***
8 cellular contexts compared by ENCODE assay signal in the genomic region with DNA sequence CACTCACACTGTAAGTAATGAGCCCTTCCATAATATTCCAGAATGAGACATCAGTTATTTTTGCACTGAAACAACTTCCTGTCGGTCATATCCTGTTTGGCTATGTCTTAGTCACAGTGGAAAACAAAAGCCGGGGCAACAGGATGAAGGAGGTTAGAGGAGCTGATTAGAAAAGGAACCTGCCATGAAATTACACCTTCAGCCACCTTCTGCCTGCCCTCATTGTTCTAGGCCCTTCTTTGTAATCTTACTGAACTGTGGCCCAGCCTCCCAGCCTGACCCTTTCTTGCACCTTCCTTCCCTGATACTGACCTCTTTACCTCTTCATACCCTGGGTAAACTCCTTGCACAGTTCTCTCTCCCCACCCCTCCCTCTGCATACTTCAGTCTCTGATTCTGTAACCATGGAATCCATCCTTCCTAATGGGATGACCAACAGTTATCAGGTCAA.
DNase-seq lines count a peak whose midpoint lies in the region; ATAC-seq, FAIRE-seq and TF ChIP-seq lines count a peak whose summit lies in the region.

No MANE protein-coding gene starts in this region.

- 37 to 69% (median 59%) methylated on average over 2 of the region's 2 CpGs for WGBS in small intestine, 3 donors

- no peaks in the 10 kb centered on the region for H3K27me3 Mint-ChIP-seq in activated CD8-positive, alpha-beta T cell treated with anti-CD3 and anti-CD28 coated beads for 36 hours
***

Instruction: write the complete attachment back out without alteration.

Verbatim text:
8 cellular contexts compared by ENCODE assay signal in the genomic region with DNA sequence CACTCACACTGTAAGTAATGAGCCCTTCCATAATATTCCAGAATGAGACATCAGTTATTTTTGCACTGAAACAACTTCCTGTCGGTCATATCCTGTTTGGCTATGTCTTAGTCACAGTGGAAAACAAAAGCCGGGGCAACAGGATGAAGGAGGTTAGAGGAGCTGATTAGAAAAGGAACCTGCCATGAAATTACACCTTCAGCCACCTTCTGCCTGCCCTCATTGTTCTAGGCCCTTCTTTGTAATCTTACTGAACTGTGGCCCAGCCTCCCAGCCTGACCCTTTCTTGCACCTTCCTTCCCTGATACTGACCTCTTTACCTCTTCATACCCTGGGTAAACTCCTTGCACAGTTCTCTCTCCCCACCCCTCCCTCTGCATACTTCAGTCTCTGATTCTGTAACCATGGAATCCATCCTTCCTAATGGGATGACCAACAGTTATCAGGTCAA.
DNase-seq lines count a peak whose midpoint lies in the region; ATAC-seq, FAIRE-seq and TF ChIP-seq lines count a peak whose summit lies in the region.

No MANE protein-coding gene starts in this region.

- 37 to 69% (median 59%) methylated on average over 2 of the region's 2 CpGs for WGBS in small intestine, 3 donors

- no peaks in the 10 kb centered on the region for H3K27me3 Mint-ChIP-seq in activated CD8-positive, alpha-beta T cell treated with anti-CD3 and anti-CD28 coated beads for 36 hours